Margaret Crawford, Verso Press, 1995
A great subject which needs more attention. Crawford examines the historical period from the late 1700's to the 1920's, and indicates that company towns, in the USA at least, are pretty much a thing of the past (though American companies may be responsible for the maquiladora factory towns of the Mexican border region). New or expanding industries in relatively remote places, though, still seem to build corporate housing, such as the trailervilles of Hadley and Primm, Nevada.

Handbook of Radio & Wireless Technology
Edited by Stan Gibilisco, McGraw-Hill, 1999.
Around and beyond the earth's atmosphere lies a man-made haze of radio signals, an electro-magnetic sphere of information. The Handbook of Radio & Wireless Technology provides a technical overview of transmission technology, from radio and TV to cell phones, satellites, and navigation systems.

Houses in Motion:
The Genesis, History and Development of the Portable Building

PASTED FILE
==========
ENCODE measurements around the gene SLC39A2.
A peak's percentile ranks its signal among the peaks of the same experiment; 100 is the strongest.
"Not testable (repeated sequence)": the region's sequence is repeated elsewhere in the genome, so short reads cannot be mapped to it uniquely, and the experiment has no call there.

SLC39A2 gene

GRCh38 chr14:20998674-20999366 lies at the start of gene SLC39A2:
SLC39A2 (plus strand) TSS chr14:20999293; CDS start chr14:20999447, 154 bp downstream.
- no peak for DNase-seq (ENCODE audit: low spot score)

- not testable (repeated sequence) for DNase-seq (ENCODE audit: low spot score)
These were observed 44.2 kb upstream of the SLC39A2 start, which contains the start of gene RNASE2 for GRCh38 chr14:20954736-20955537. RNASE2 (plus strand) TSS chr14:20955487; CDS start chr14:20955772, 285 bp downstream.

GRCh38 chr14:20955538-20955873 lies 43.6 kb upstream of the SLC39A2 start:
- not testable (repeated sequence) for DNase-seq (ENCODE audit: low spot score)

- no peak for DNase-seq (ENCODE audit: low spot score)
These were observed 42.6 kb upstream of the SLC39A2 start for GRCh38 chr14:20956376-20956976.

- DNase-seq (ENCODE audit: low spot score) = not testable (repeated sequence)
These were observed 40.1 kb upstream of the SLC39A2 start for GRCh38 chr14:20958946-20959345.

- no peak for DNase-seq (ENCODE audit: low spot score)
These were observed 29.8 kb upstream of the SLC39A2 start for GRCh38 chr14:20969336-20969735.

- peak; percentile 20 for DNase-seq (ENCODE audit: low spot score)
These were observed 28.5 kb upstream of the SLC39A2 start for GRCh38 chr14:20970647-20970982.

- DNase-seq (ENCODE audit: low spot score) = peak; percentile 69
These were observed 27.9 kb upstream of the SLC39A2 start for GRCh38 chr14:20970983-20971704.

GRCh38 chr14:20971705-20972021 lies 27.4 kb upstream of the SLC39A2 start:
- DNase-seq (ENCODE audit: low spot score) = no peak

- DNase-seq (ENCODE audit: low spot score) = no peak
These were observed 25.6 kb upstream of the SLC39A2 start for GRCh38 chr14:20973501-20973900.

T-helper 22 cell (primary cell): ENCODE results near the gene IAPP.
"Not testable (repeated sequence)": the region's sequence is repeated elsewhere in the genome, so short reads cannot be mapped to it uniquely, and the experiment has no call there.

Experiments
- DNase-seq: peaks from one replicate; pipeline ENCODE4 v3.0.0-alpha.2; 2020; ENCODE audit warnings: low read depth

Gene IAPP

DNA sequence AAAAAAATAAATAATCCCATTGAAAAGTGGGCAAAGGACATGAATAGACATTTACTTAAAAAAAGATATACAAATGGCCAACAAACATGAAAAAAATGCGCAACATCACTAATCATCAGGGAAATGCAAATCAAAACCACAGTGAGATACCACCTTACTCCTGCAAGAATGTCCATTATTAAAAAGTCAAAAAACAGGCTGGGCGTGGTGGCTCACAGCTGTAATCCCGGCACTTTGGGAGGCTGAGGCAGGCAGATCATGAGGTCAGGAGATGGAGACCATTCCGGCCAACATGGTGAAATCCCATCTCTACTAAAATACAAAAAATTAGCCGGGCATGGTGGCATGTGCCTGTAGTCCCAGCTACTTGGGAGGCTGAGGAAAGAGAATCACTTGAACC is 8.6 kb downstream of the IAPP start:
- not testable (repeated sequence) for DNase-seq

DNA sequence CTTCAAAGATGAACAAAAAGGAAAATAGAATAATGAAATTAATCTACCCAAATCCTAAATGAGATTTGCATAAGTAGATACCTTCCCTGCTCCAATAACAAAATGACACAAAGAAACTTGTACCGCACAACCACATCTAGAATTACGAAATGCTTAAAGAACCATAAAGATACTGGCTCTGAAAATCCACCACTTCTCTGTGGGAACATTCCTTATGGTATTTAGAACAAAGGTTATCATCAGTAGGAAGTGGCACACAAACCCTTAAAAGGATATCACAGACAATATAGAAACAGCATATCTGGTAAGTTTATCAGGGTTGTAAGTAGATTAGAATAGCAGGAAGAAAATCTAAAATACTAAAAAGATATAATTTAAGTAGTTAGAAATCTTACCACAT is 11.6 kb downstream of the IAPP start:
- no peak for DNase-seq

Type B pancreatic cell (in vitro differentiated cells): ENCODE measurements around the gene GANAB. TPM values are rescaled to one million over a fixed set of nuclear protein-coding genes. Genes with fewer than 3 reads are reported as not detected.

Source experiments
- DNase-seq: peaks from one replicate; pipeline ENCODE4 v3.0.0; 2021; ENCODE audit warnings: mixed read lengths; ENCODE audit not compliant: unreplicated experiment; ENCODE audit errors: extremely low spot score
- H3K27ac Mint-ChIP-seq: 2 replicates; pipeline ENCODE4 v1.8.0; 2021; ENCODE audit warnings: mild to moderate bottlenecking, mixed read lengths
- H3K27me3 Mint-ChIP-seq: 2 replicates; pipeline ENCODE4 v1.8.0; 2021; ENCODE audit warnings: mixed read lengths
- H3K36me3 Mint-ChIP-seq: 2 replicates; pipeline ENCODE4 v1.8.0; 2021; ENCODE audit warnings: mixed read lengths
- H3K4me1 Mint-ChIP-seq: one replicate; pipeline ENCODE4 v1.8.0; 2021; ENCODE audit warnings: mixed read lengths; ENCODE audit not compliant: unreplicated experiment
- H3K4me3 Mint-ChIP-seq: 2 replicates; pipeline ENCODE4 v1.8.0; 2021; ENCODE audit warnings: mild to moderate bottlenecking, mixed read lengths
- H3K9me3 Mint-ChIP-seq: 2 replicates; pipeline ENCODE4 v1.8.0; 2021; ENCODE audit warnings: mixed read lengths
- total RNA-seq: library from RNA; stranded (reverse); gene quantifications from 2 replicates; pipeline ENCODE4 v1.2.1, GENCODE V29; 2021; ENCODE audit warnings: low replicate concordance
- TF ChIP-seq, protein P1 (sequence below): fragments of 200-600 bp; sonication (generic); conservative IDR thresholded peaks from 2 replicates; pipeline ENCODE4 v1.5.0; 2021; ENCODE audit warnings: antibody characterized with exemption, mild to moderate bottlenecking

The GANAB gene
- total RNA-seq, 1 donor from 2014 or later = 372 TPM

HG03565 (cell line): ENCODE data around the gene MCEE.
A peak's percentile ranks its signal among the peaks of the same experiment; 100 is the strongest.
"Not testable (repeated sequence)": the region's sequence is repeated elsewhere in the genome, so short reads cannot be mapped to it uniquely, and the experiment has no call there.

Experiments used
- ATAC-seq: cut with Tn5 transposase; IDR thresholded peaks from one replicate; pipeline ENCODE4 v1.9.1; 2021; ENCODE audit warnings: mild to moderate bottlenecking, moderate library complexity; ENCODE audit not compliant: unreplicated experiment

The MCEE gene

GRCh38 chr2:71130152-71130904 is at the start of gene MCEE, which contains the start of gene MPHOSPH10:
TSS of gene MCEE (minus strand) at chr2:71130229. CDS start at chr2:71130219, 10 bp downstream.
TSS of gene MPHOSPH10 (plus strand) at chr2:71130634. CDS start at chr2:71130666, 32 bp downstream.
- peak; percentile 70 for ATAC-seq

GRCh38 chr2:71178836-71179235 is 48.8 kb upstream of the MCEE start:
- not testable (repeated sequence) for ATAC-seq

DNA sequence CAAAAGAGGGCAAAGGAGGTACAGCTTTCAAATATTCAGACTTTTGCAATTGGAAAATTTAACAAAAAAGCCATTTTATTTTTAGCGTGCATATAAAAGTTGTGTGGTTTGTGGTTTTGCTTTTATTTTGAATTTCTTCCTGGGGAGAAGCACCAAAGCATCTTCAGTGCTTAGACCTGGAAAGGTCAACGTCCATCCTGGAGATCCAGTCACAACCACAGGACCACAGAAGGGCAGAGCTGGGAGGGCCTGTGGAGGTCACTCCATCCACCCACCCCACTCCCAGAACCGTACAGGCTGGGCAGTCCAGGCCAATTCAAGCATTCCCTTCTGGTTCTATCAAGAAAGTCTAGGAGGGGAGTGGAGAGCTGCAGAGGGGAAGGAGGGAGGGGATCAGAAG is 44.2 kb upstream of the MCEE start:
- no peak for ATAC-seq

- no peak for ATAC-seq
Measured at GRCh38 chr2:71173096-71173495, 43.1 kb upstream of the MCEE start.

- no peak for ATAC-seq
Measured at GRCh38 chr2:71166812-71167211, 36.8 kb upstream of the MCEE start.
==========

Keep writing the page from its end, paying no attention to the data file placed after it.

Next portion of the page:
Robert Kronenburg, Academy Editions, 1995.
Often neglected and denigrated by architects, and historians, Kronenburg takes the stance that portable buildings offer viable solutions to economic and design problems. Houses in Motion traces the history of portable structures from Tipis and shipbuilding to the development of trailers and 20th century experimental structures. The book is perhaps most valuable for the last chapter which tackles the image and identity of portable structures and the people that inhabit them.

The Pacific Tourist:
The 1884 Illustrated Trans-Continental Guide of Travel from the Atlantic to the Pacific Ocean

Edited by Frederic E. Shearer, Crown Publishers, 1970.